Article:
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This Week's Half Price Art

1995: Three 105mm Light Guns are coming into action on the roadside.  Towed by an AFV 432, the far gun has arrived first and is almost ready to fire.  The middle gun arrived next, and the nearest gun last.  Red pennants mark the position where each gun is to take up its position.  Due to the hard road surface, they were simply laid on the ground.  The towing vehicle could be either an AFV 432 or a Steyr, seen with the middle gun.  They can be parked near the gun, and the driver could well be in his seat, as shown.  Not all the men of the detachment are needed in order to bring the gun into action.  The 432's engine could be running, and smoke is blowing upward from the exhaust pipe.  It takes some time for the engine to switch off, and needs to run down.  At the far end of the position is the Command Vehicle (CV), a 432 which arrived at the position first.  Arriving last, and coming to park at the far end of the position, is a DROPS vehicle carrying ammunition.  As each gun comes into action the muzzle cover is removed.  The two boxes which contain the sight and the gunner's quadrant are laid on the ground.  The prism is also on the ground, yet to be set up.  The director party is out of sight in this view.  On the gun, the base of the sighting mechanism is visible, but the sight itself is not yet fitted.  The buff-coloured pad is the gun-aimer's forehead protector.  Thick, white arctic socks (with a thin red stripe near the top) were issued, and can be seen on one man.  One individual (a Bombardier) always wore his sleeves rolled up.  Into the hollow end of the handspike the rammer has been inserted.  Its conical end can be seen.  In the background can be seen the ski-slope, built for the 1984 Olympic Winter Games.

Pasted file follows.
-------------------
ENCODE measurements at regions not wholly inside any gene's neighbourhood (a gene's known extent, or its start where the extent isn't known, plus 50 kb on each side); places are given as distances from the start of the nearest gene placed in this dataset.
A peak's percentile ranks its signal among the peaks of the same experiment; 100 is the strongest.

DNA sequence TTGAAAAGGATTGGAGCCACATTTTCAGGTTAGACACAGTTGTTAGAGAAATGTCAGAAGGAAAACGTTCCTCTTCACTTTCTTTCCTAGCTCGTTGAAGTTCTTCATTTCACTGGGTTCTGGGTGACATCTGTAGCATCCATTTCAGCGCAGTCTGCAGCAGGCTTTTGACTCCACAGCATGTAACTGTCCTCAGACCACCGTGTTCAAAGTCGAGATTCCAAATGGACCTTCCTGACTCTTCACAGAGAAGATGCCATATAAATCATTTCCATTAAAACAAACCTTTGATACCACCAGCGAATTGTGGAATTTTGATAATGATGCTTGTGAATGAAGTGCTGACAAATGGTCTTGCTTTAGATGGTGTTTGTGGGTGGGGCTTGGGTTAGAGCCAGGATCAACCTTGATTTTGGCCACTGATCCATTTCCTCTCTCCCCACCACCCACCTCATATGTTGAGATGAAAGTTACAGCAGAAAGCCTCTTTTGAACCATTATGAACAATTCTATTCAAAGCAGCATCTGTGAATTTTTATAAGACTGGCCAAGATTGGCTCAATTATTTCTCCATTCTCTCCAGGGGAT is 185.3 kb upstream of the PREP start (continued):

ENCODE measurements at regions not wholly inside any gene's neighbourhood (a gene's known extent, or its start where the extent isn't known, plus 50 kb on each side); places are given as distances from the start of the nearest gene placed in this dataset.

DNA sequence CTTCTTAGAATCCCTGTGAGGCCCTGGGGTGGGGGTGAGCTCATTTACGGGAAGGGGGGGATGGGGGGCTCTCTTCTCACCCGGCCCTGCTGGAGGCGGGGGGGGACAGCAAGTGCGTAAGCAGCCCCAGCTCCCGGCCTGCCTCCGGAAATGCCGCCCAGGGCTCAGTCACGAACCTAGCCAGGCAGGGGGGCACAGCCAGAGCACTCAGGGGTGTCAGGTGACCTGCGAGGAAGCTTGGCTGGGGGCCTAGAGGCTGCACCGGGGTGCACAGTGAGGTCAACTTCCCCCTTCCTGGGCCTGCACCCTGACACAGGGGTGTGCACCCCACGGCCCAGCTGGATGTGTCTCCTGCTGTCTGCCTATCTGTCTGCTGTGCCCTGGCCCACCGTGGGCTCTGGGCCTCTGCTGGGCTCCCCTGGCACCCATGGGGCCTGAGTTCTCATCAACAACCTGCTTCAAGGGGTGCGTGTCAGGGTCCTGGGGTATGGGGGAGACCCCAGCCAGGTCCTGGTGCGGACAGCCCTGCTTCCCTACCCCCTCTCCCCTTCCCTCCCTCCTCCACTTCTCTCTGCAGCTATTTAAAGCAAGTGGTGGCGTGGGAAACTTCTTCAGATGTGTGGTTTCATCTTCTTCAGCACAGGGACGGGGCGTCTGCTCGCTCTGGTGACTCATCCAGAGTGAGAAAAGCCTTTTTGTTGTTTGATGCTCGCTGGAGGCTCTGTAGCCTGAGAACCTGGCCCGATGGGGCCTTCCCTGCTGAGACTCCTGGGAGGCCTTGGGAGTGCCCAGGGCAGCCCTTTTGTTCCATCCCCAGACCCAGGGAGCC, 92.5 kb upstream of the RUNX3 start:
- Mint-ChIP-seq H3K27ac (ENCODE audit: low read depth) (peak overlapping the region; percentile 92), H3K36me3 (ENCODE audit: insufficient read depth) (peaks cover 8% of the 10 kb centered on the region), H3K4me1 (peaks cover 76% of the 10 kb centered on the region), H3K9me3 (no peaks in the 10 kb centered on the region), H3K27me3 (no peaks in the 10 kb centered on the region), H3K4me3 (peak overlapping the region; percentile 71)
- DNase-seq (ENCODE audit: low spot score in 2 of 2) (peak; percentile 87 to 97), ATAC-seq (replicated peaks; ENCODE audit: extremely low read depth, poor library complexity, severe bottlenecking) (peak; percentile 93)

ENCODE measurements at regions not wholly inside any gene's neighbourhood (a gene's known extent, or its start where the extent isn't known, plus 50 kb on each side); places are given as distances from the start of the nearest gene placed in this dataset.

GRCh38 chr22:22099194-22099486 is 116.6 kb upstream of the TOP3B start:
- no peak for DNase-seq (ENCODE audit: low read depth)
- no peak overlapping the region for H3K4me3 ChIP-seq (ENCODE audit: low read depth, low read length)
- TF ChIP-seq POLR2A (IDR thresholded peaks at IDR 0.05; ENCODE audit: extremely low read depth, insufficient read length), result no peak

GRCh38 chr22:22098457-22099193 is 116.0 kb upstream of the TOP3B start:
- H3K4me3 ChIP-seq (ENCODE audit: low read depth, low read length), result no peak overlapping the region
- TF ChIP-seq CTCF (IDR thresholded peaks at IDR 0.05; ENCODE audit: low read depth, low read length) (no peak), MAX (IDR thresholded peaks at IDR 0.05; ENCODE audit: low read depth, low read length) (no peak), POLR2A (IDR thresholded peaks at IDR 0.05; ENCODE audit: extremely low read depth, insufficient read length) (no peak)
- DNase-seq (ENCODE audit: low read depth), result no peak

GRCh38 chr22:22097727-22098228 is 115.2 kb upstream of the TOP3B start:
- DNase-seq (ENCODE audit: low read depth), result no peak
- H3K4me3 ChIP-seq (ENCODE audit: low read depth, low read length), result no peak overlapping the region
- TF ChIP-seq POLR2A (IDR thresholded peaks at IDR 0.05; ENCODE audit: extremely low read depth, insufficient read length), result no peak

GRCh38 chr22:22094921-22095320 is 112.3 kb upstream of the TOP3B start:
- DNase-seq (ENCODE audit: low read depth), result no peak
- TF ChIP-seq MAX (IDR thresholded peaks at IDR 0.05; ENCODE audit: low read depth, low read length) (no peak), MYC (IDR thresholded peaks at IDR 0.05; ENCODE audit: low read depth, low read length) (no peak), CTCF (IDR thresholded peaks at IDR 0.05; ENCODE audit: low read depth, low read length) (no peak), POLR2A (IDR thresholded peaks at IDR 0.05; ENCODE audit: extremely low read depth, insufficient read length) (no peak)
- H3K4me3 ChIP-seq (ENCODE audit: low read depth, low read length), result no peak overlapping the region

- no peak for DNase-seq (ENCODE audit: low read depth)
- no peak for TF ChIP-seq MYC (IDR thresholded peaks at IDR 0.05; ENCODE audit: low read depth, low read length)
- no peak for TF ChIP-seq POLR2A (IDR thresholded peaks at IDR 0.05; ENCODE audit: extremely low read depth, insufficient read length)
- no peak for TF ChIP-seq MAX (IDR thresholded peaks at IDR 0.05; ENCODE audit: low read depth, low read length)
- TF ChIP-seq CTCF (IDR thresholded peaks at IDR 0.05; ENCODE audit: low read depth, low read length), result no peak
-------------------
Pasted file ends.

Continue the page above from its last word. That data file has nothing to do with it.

105mm Light Guns coming into action at Malopolje, Mount Igman, August 1995. 19th Regiment Royal Artillery. by David Rowlands (GL)
Half Price! - £300.00
After an unsuccessful attempt to invade Britain the previous year, Caesar returned in force. Included among his large ranks was one Indian elephant, a beast unknown to his enemy, and as it transpired a dramatic psychological weapon which succeeded in breaching the Britons defensive position on the River Thames.

Julius Caesar Crossing the Thames, Summer 54BC by David Pentland. (Y)
Half Price! - £40.00
With the full might of Englands Army now gathered to do battle before the besieged Stirling Castle, the young Edward II Plantagenate is confident of victory over the enemy. To the west of the Bannockburn, Robert Bruce, King of Scots kneels to pray with his men and commends his soul to God. The Scottish battle lines are prepared. The Cavalry is in reserve to the rear behind the spearmen and archers (known as Flower of the forest) in tightly packed Schiltrons patiently awaiting the coming onslaught. Unknown to the English, the open marshy ground of no mans land conceals hidden pits and trenches, major obstacles for any mounted charge.  Despite Cliffords and de Beaumonts premature and unsuccessful attempt to relieve the castle the day before, years of victory have taught the brave English knights to regard their Scottish foes with contempt. So, without waiting for the bowmen to effectively weaken the enemy lines the order is hurriedly given to attack! With one rush hundreds of mounted knights led by the impetuous Earl of Gloucester thunder headlong through the boggy ground straight for the impenetrable forest of spears and into defeat and death.  With dash and courage the knights try to force a way through the mass of spears but the Scots stand firm. The momentum of the charge is lost and there is no room to manoeuvre. Everywhere horses and men crash to the ground, casualties amongst the English are horrific. Robert Bruce seizes the moment and orders the exultant army to advance. The Englishmen are slowly pushed back into the waters of the Bannockburn. All discipline is lost as the soldiers and horses madly scramble for the far bank of the burn. Many drown or perish in the crush to escape the deadly melee. Edward II, with his army destroyed, flees with his bodyguard for the safety of Stirling Castle but is refused refuge and has to fight his way south to England. For Robert Bruce and Scotland victory is complete.